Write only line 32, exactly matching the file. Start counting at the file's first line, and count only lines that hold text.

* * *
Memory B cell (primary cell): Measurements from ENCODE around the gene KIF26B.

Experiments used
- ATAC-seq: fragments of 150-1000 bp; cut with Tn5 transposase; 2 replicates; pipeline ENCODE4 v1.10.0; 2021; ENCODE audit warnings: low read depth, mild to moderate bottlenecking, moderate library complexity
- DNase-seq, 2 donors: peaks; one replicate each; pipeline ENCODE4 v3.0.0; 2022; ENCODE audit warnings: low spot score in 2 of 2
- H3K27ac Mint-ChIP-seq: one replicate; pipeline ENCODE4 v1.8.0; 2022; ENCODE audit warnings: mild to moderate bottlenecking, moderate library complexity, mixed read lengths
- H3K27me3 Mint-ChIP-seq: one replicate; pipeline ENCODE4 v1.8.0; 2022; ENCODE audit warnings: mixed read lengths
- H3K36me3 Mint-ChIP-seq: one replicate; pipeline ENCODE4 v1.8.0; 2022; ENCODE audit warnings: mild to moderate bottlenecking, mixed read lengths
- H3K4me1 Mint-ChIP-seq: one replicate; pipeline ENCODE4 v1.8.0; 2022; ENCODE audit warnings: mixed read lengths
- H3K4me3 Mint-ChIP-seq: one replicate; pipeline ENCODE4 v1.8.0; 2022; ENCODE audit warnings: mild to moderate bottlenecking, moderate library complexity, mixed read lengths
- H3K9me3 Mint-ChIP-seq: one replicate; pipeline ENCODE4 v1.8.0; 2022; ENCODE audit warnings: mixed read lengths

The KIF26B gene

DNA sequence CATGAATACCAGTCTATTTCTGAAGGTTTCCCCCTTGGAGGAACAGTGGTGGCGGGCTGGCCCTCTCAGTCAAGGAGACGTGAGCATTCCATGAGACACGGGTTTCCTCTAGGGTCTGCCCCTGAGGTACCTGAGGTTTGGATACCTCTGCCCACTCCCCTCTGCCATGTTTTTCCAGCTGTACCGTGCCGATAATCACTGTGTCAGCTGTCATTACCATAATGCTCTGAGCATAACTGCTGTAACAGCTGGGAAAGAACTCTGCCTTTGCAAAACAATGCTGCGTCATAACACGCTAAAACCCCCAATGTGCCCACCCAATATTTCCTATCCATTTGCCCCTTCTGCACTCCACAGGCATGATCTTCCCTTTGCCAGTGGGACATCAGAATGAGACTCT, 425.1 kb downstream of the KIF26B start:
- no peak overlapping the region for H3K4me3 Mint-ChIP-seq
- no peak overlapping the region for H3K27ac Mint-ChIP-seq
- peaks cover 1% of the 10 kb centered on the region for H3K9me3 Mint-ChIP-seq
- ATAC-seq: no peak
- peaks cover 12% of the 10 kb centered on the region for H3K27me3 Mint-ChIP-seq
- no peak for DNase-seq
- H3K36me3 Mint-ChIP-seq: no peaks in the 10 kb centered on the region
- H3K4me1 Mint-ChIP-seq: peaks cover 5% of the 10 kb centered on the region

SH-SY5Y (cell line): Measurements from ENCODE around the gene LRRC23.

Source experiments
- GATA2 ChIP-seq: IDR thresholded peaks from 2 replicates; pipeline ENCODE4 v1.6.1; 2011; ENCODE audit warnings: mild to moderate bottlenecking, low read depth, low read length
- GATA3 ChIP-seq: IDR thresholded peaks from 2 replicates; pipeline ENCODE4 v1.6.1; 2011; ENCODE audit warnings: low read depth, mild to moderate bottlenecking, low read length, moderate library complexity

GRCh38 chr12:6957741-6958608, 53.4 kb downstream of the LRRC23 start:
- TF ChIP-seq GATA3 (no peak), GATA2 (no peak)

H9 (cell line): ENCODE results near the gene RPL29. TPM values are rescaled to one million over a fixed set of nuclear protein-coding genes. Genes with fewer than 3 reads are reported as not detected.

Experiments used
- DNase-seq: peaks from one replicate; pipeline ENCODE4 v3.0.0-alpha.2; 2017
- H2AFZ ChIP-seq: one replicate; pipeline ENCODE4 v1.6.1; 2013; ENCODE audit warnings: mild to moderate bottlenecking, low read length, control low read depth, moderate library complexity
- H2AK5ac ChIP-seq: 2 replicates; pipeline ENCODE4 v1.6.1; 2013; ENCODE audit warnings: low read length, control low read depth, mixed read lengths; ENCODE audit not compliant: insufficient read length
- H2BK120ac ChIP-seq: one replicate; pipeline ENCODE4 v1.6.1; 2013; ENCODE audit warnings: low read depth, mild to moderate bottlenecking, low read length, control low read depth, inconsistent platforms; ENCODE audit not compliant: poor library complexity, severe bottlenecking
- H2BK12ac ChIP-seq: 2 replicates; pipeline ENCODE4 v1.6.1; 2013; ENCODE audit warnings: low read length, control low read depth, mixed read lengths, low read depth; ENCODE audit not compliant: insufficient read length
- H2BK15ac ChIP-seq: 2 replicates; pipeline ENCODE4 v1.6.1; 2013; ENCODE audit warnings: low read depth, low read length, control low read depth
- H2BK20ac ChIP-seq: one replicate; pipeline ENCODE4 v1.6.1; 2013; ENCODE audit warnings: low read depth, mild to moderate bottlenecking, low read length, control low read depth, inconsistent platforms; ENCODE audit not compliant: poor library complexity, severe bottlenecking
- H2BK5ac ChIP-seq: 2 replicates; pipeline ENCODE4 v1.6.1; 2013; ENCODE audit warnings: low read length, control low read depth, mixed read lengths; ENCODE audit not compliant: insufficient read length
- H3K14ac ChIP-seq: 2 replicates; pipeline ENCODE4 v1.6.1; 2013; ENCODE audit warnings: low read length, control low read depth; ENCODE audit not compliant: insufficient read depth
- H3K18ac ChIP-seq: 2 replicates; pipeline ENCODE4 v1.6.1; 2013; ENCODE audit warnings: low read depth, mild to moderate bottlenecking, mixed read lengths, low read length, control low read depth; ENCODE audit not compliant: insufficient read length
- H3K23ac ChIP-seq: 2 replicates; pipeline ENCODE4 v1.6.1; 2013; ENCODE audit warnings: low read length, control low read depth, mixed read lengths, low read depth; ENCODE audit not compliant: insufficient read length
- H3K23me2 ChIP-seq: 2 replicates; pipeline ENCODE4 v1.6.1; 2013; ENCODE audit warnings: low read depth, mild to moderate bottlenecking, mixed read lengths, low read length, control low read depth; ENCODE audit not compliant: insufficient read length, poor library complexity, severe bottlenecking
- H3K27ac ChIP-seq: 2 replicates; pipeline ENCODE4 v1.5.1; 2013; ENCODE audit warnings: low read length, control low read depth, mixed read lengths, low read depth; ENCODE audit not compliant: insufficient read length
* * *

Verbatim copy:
- H2BK120ac ChIP-seq: one replicate; pipeline ENCODE4 v1.6.1; 2013; ENCODE audit warnings: low read depth, mild to moderate bottlenecking, low read length, control low read depth, inconsistent platforms; ENCODE audit not compliant: poor library complexity, severe bottlenecking